"Then what is it?" Iain asked when his brother didn't explain.

"I started her laboring. We were talking about Judith's father, and she told me she'd known for years. I became a little angry she hadn't told me and I think I raised my voice to her."

Patrick was inadvertently blocking Judith from entering the cottage while he confessed his sin to his brother. Judith finally shoved him out of her way and ran inside.

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She came to a quick stop when she spotted Frances Catherine. Her friend was sitting at the table, brushing her hair. She looked terribly calm. She was humming too.

Frances Catherine smiled at her, then motioned for her to shut the door.

"Hand me that ribbon," Frances Catherine asked. "The pink one by the bed, if you please."

Judith did as her friend requested. She realized her hands were shaking. "How are you feeling, Frances Catherine?" she asked in a worried whisper.

"Just fine, thank you."

Judith stared at her friend a long minute. "Are you having pains now or are you just pretending?"

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"If I wasn't, I would," Frances Catherine answered.

Judith walked over to the table and fell into the chair across from her friend. She took a deep breath in an effort to calm her racing heart, then asked her what in God's name she'd meant by that illogical answer.

Frances Catherine was happy to explain. "I am having pains," she said. "But if I wasn't, I would pretend I was just to rile Patrick. I'm leaving him, Judith. No man's going to shout at me, not even my husband. You may help me pack my belongings."

Judith burst into laughter. "Would you like to leave now or after the baby's born?"

Her friend smiled. "After," she said. "I'm not at all afraid," she added in a whisper, turning the topic. "Isn't that peculiar? I've been afraid all during the months of carrying, but now I'm not afraid at all."

"Then why did you call for a priest?"

"To give Patrick something to do."

Judith didn't believe that nonsense. "You wanted to scare Patrick, didn't you?"

"That, too," Frances Catherine conceded.

"You've got a mean streak hidden inside you, Frances Catherine," Judith said. "You've deliberately terrified your husband. Now call him inside and beg his forgiveness."

"I will," her friend promised. "Was it terrible for you?"

She'd switched topics so quickly, Judith took a minute to react "My father's a handsome man," she remarked.

"Did you spit in his eye?"

"No."

"Tell me what happened," her friend demanded.

Judith smiled. "I'm not telling you anything until you speak to your husband. Can't you hear him carrying on outside? Shame on you, Frances Catherine."

A sudden pain gripped her friend. She dropped her brush and took hold of Judith's hand. She was panting by the time the contraction faded away. Judith kept mental count of the seconds that passed during the pain.

"That one was a little stronger than the others," Frances Catherine whispered. "They're still a long time apart, though. Mop my brow, Judith, and then tell Patrick to come inside. I'm ready to hear his apology."

Judith hurried to do just that. She waited outside so that the couple could have some privacy. Iain was sitting on the rock ledge, watching her.

"I've never seen my brother so ill-disciplined," he remarked.

"He loves his wife," she replied. "He's afraid for her."

Iain shrugged. "I love you, but I'm sure as hell not going to carry on the way Patrick is when you give me my son or daughter."

He'd said the words so casually, so matter-of-factly, she was caught off guard. "What did you just say?"

He let her see his exasperation. "I said I wasn't going to lose my control the way Patrick—"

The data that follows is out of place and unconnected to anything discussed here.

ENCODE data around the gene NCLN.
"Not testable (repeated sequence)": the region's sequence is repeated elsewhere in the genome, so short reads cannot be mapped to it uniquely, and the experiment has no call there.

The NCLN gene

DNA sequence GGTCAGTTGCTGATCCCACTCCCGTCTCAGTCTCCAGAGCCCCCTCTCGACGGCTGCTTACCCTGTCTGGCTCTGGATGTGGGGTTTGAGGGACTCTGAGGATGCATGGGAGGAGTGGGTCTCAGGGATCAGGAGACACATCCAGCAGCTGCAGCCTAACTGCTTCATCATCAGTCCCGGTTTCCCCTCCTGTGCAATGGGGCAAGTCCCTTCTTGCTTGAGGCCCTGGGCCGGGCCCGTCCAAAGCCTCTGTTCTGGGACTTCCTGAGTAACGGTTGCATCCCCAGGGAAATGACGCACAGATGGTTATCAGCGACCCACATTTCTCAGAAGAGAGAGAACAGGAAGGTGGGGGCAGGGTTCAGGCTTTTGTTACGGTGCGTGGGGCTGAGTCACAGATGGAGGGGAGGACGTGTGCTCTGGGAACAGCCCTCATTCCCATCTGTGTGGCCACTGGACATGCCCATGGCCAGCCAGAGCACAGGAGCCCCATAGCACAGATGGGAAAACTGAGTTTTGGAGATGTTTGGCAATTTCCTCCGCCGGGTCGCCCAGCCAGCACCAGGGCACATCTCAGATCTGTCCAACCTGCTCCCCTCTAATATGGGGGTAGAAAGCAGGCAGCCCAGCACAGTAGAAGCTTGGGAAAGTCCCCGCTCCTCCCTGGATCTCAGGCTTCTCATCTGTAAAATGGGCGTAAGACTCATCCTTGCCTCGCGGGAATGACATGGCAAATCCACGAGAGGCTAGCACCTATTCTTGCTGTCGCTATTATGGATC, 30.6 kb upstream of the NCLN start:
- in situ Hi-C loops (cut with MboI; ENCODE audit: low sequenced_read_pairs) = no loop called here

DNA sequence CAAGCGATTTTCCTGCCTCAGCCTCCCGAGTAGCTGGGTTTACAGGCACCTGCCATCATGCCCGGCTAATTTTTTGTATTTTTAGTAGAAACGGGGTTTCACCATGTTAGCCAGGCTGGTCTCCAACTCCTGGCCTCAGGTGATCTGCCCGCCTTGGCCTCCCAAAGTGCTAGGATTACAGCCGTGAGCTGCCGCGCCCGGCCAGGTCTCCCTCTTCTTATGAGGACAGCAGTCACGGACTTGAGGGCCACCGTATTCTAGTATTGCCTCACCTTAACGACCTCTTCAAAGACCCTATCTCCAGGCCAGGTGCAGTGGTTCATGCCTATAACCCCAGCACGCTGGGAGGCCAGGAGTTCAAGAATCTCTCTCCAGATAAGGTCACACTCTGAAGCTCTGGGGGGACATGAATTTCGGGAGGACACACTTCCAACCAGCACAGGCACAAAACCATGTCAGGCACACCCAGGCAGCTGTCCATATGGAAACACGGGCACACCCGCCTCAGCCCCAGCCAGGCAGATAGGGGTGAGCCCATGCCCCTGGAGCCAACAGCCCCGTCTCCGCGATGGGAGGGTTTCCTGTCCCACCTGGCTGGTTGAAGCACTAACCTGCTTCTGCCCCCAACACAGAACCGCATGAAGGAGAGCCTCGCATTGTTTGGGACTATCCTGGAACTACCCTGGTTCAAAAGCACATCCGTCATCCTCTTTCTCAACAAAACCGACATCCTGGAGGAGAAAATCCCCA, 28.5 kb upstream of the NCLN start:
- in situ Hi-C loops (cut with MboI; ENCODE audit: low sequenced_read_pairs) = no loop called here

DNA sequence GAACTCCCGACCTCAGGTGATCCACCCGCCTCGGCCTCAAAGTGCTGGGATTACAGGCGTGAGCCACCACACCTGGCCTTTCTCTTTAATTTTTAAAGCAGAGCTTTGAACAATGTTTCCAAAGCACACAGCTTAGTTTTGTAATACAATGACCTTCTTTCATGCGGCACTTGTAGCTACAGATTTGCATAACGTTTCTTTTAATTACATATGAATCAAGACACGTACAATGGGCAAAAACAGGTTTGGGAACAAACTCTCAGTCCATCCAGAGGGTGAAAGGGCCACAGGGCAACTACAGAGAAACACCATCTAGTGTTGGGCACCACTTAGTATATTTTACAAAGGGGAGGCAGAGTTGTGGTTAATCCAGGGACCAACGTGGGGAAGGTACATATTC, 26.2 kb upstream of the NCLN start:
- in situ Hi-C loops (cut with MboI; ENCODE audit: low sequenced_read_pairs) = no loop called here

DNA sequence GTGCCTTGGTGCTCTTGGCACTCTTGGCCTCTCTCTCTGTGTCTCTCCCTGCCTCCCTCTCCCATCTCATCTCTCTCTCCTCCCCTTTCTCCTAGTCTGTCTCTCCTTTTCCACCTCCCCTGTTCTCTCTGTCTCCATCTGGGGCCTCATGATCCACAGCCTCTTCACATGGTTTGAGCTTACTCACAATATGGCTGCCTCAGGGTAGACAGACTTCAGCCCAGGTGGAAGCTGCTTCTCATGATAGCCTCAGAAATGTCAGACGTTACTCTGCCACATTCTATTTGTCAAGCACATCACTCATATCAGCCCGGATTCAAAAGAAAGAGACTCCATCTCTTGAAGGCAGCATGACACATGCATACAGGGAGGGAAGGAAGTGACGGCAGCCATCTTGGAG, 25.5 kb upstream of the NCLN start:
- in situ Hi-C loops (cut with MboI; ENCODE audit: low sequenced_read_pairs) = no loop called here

"Before," she interrupted. "You said you loved me. You acted like you meant it."

"I always mean what I say," he told her. "You know that. Judith, how long do you think this birthing is going to take?"

She ignored his question. "You don't love me," she announced in an emphatic tone of voice. "I was just the sacrifice you had to make in order to get your alliance." She didn't give him time to answer her. "The ring gave me away, didn't it? It's identical to the one Douglas wears and you recognized it."

"The ring was familiar to me, but it took me a long time to remember where I'd seen it."

"Exactly when did you remember?"

"When we were at the cemetery," he told her. "Then Patrick heard you ask his wife what she thought I would do if I found out Maclean was your father. He told me, of course, but I already knew."

She shook her head. "I don't understand," she admitted. "If he knew, why did he get so angry with Frances Catherine?"

"He was angry because she hadn't confided in him."

"And so, as soon as you found out who my father was, you married me."

"Damn right," he agreed. He stood up and pulled her into his arms. "Without flowers," he whispered. "I'm sorry about that. Your safety came first. I didn't have time to make it proper for you."

Dear God, how she wanted to believe him. "You didn't have to marry me just to keep me safe."

"Yes, I did," he answered. "It was only a matter of time before one of the elders spotted the damn ring. They would have recognized it."

"I was going to throw it away," she boasted.

He let out a sigh. "You wouldn't have," he said. "You're too tenderhearted to destroy the only link you had to the man who fathered you."

She decided not to argue that possibility with him. "You don't like him, do you?"

"Your father?"

"Yes."

"Hell, no, I don't like him," he replied. "He's a real bastard," he added. "But he's also your father, and since I already knew I was going to keep you, I sent Ramsey to him to talk about an alliance. It would have been more practical to unite with the Dunbars. Their land borders ours, after all, but the Maclean laird is your father and you had a right to eventually claim him… if you wanted to, Judith."

"But you don't trust the Macleans, do you?"

"No," he answered. "As to that, I don't trust the Dunbars much, either."

"Do you like Douglas?"

"Not particularly."

She found his honesty refreshing. "You don't like anyone, do you?"

His smile was filled with tenderness. "I like you."

He always made her breathless when he looked at her like that. Judith had to force herself to concentrate on what they were talking about. She turned her gaze to his chest. "Why was it necessary to form an alliance with either clan? You've always isolated yourselves in the past."

"The Dunbar laird is old, tired, yet he didn't want to pass his duties on to a younger warrior. When I heard he was negotiating with Maclean, I tried to interfere before the union could be formed. The Dunbars added to the Macleans would make them invincible against us. It was a hell of a worry."

"Why didn't you explain this to me?"

"I just did."

He was hedging and they both knew it. "Why didn't you explain before?" she prodded.